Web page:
Global Economy

View: GoI needs to collect & analyse patient dataset to generate policy insights

By Kiran Mazumdar-Shaw

India needs to promptly start epidemiological data collection and analysis to fine-tune its response to the Covid-19 outbreak, flatten the curve and avoid interventions that may turn out to be unnecessarily costly for the nation.

The current dataset on the coronavirus situation in India is inadequate.

This is because like most countries, including the US, India currently lacks the ability to test a large number of people. In the days to come, GoI will need to extract actionable intelligence from data for effective decision-making.

Will short-term extreme social distancing help? How long should lockdown measures be kept in place? Can the Indian summer play saviour? Do Indians have inherently better immunity? Is the viral strain less virulent? Does India have an advantage because it has among the youngest populations in an ageing world?


Mix and Match

We will need to collect a large patient dataset and analyse the data thoroughly to generate critical insights that can answer these important questions.

The 21-day lockdown announced by the government provides us with a great opportunity to generate this data.

Data collected so far suggests that though the number of people infected by Covid-19 is on the rise in India, the severity of the disease seems manageable and deaths are low. Data available as of March 29 showed about 990 confirmed cases in India, with total deaths per one million population at 0.02. Also, about 85 patients in India have recovered, which currently puts the recovery rate at 9%. If this trend continues as the number of infections grow, there is hope that our hospitals will not get overwhelmed.

In the next 15 days, we will need to convert big government hospitals into dedicated Covid-19 facilities, as well as create isolation zones for patients who are found to be Covid-19-positive.

There are about 714,000 government hospital beds available in India, amounting to 0.55 beds per 1,000 population. Given the shortage of hospital beds, GoI should convert hotels into quarantine-nursing homes.

These temporary quarantine zones should be used to house those Covid-19-positive cases who are asymptomatic or have mild symptoms. These patients need to be monitored 24×7, provided nursing care and teleconsultation for 2-3 weeks. They need to be tested every week and released if they test negative three consecutive times.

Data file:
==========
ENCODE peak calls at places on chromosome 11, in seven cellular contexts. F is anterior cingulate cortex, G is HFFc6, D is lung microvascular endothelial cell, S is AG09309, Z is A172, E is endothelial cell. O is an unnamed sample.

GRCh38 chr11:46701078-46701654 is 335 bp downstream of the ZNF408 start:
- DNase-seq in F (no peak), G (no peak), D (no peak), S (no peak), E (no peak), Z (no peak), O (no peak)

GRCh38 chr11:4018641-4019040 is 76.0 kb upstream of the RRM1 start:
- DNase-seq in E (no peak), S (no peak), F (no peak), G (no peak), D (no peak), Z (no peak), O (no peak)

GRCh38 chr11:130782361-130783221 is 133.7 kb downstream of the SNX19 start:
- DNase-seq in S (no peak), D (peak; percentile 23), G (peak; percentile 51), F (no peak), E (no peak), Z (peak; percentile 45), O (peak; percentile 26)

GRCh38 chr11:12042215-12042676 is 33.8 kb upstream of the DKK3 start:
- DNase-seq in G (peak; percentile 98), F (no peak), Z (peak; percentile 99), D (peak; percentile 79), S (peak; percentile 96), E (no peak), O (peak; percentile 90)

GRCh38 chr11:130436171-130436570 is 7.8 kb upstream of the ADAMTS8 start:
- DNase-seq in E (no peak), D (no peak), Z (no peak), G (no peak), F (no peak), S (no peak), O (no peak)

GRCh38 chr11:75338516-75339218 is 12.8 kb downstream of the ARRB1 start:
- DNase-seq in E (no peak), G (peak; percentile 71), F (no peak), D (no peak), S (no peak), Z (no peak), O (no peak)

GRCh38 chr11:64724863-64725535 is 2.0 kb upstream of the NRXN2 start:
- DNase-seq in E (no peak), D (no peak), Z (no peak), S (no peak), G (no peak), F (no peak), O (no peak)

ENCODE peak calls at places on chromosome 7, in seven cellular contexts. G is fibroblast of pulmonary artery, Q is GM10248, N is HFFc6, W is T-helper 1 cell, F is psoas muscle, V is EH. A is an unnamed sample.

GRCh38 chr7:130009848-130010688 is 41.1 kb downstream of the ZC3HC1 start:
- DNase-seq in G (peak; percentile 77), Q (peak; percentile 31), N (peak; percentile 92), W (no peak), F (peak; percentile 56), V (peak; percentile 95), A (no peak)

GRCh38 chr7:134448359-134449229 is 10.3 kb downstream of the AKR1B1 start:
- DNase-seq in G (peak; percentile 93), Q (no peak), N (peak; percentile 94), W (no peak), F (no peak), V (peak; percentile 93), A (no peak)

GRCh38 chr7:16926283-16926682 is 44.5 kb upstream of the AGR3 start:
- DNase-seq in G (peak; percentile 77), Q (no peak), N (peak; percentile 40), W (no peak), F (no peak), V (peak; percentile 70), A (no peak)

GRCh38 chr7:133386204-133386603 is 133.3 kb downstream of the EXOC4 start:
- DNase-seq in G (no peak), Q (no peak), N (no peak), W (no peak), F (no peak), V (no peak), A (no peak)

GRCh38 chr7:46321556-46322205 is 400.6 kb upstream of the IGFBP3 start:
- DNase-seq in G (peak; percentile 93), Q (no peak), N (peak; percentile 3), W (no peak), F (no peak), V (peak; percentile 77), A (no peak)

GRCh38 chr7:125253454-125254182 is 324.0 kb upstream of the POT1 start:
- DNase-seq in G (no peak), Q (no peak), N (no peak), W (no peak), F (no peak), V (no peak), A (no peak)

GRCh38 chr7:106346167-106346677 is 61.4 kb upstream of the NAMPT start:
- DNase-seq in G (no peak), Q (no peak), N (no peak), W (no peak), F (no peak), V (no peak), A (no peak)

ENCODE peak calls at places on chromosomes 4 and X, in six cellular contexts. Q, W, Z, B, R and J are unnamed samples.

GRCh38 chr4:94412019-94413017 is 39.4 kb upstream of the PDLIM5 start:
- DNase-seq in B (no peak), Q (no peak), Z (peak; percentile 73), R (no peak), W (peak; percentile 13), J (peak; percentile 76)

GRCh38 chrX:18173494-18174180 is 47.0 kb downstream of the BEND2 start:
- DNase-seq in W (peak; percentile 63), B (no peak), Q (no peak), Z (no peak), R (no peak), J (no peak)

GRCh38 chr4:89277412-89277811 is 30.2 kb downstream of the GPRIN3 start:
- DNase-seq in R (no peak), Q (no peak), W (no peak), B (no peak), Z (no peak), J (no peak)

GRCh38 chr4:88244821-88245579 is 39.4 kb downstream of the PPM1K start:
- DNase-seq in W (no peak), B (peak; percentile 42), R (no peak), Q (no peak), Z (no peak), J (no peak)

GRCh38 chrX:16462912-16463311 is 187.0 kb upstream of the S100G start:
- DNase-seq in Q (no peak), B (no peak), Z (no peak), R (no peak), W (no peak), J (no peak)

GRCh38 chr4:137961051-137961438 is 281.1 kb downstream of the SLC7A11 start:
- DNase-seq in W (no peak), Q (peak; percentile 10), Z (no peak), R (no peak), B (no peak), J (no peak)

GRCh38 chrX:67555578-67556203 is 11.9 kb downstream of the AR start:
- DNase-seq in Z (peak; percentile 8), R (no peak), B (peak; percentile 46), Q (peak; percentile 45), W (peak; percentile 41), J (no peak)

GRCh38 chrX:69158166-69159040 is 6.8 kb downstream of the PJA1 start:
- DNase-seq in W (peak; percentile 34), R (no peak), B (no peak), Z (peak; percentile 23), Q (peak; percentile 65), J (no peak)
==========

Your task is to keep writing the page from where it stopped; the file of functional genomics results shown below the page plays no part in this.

If any of these patients’ conditions takes a turn for the worse, they should be immediately moved to a dedicated Covid-19 hospital with intensive care unit (ICU) care and ventilator facilities. This model of treatment will help ease the pressure on existing healthcare infrastructure.

It will also enable us to generate a lot of data on the severity of the disease.

India has done reasonably well on most counts: airport screening, quarantining, public awareness and effecting a lockdown. However, a lot more needs to be done when it comes to testing. A total of 26,798 individuals had been tested for Covid-19 till March 27, according to Indian Council of Medical Research (ICMR) data.

We need to scale up testing rapidly.

Since diagnostic kits are still in short supply, we should prioritise who can take the test according to the following criteria:

  • All quarantined persons.
  • All health workers treating Covid-19 patients.
  • All persons carrying out essential services and working in essential sector industries.
  • Random sampling of slums and rural communities to see if there is community spread.
  • Employees returning to work after the lockdown must be tested before they resume their duties.

Guiding Light

Over the coming days and months, GoI will need to start serological testing to make accurate public health decisions about when, and how, to lift the lockdown and ease strict social distancing regulations. Data from these tests will also help determine the potential threat from any subsequent waves of Covid-19 outbreak.

Serological testing is used to detect antibodies in the blood to identify the real number of people in a population who have come in contact with the virus. If the testing on enough representative people across the country reveals, for example, that 60% or more of the population has got antibodies to the Covid-19 virus, then it would mean they have already had the infection, and India as a country has developed ‘herd immunity’ against the disease, lowering the danger of it spreading uncontrollably through the population. This will give GoI akey data matrix to hopefully give us a‘coast is clear’ by mid-May.

Biotech companies in India are already making probes and primers needed for diagnostic kits. India can exponentially step up the production of low-cost antibody and PCR (polymerase chain reaction) kits if ICMR can supply the following: extracted RNA (ribonucleic acid) from Covid-19, serum sample of convalesced patients, and human positive controls.

As we prepare for the long haul, data will play a key role in fighting this pandemic.

The writer is chairperson-managing director, Biocon


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